Approximately 20% of the population has anatomical variations of the trigeminal nerve, and all of these are described to be related to the mandibular nerve and its branches (Ghatak and Ginglen, 2018). Comparing all the cranial nerves, the mandibular nerve, including its branches, present the most substantial anatomic variations (Voirol et al., 2016).
According to Yang et al. in 2014, when studying Korean cadavers, in all cases, the buccal nerve formed anastomosis with the lateral superior labial nerve (a branch of the infraorbital nerve) in the angular area. Consequently, the supplementary sensory component by the buccal nerve may mask a paresthesia in the angular area originated by damage to the infraorbital nerve. Thus, a differential diagnosis may be required (Yang et al., 2014).
Furthermore, the buccal nerve was related to form anastomosis with some branches of the mental nerve, supplying sensation to the skin and the mucosa over the lateral region of the lower lip (Won et al., 2014).
The retromolar foramen is a small external orifice of the retromolar canal, located in the retromolar region of the mandible and is thought to occur in a significant percentage of the population. The accessory innervation can be the reason why failures in anesthesia techniques by regional block of the inferior alveolar and buccal nerves occur (DeSantis and Liebow, 1996; Rossi et al., 2012; Voirol et al., 2016). According to Ossenberg (1987), they may be possible due to the existence of accessory innervation to the mandibular molars. Schejtman et al. (1967) performed a cadaveric study by dissections in twenty-three hemi-mandibles and by histological sections. They reported that the retromolar canal was not observed in all cases where the retromolar foramen was present, and when it occurred, its most frequent content was a myelinated nerve (observed in eight of the nine cases that were studied microscopically). There have been cases where they found blood vessels (one or more arterioles - six cases -, and one or more venules - four cases - were found) passing through the retromolar canal, accompanied or not by a myelinated nerve. Yet, there were some cases where the retromolar canal was present and they could not observe any content in it.
Shah and Mehta (2020) reviewed the literature and reported different studies of morphometric analysis of the retromolar foramen and retromolar canal in different populations. These authors verified that when the frequency of the retromolar foramen is evaluated by the cone beam computed tomography (CBCT), studies range from 5.4% to 75.4%; when the retromolar foramen is analyzed by human dry mandible, the studies showed the frequency ranging from 3.2% to 72%. And in panoramic studies the retromolar foramen frequency ranges from 3.06% to 8.8%.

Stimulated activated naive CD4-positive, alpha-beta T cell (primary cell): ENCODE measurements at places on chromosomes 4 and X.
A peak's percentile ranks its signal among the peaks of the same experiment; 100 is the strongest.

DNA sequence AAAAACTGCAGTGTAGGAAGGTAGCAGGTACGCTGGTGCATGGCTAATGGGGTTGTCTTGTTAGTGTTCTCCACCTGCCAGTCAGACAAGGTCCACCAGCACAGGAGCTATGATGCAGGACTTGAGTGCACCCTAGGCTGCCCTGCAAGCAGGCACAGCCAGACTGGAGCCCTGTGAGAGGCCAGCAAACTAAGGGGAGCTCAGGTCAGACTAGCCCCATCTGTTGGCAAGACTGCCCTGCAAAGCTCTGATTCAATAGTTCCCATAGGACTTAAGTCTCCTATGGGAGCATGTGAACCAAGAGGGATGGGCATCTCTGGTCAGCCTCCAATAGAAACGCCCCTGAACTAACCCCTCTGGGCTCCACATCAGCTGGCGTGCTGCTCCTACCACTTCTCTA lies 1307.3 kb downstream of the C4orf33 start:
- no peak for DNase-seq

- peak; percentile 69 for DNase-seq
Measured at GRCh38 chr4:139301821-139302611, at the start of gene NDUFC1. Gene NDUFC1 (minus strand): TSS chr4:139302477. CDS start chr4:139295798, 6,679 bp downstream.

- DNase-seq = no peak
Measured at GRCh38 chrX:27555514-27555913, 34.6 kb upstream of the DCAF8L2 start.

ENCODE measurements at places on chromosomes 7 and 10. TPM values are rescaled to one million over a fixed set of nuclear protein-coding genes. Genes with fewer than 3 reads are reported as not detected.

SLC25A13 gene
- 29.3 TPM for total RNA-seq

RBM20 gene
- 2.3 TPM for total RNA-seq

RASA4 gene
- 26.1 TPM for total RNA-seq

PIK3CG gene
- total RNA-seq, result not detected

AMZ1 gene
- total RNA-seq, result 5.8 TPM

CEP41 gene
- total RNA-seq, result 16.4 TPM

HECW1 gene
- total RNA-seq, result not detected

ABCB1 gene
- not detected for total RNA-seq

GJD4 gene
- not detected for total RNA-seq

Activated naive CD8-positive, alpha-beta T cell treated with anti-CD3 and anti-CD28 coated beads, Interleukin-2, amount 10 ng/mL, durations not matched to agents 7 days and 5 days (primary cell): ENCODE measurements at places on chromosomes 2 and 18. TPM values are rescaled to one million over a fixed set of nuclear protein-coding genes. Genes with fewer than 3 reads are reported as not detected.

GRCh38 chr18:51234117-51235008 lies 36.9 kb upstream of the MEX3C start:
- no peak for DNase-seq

Routinely, the retromolar accessory innervation occurs as a branch of the inferior alveolar nerve. One study has found that loss of sensation in the distribution of the buccal nerve happens probably because of the presence of the retromolar foramen (Singh, 1981). In this case report a retromolar foramen was not found, but the buccal nerve reached the mandibular foramen, and this anatomical variation can be responsible for a local anesthesia failure. Because of that, when assessing local anesthesia failures, dentists must have a strong working knowledge of both normal and variant human anatomy (Gamieldien and Van Schoor, 2016).
In a literature search for publications, it was found that Jablonski et al. (1985) reported an anatomic variation of the buccal nerve in which it is possible to note a unilateral origin that comes from the inferior alveolar nerve within the mandibular ramus. Besides that, no case report of an anatomical variation such as this—i.e., having a communicating branch between the buccal branch of trigeminal and the inferior alveolar nerve—was found.
In view of the anatomical variation described in the present case report, there are some factors that must be considered: which structures are innervated by the buccal nerve when passing through the mandibular canal? Is it collaborating in the innervation of structures that are normally innervated by the inferior alveolar nerve? Is the buccal nerve emitting intraosseous branches during its course through the mandibular canal? And yet, even knowing that the buccal nerve had its normal course, did the structures normally innervated by it have their innervation properly maintained?
According to Sicher and Du Brul (1970), some branches of the posterior superior alveolar nerve may innervate an area of the cheek, but they rarely substitute the normal distribution and innervation area of the buccal nerve. This corroborates, together with our findings that, despite a variant branch having emerged, the buccal nerve presented its normal path to innervate the buccal gingiva of the lower molar and the buccal mucosa of the cheek.
Thus, knowledge of anatomical variations is essential to avoid errors and to give the patient adequate clinical management during specific dental and surgical procedures in each case.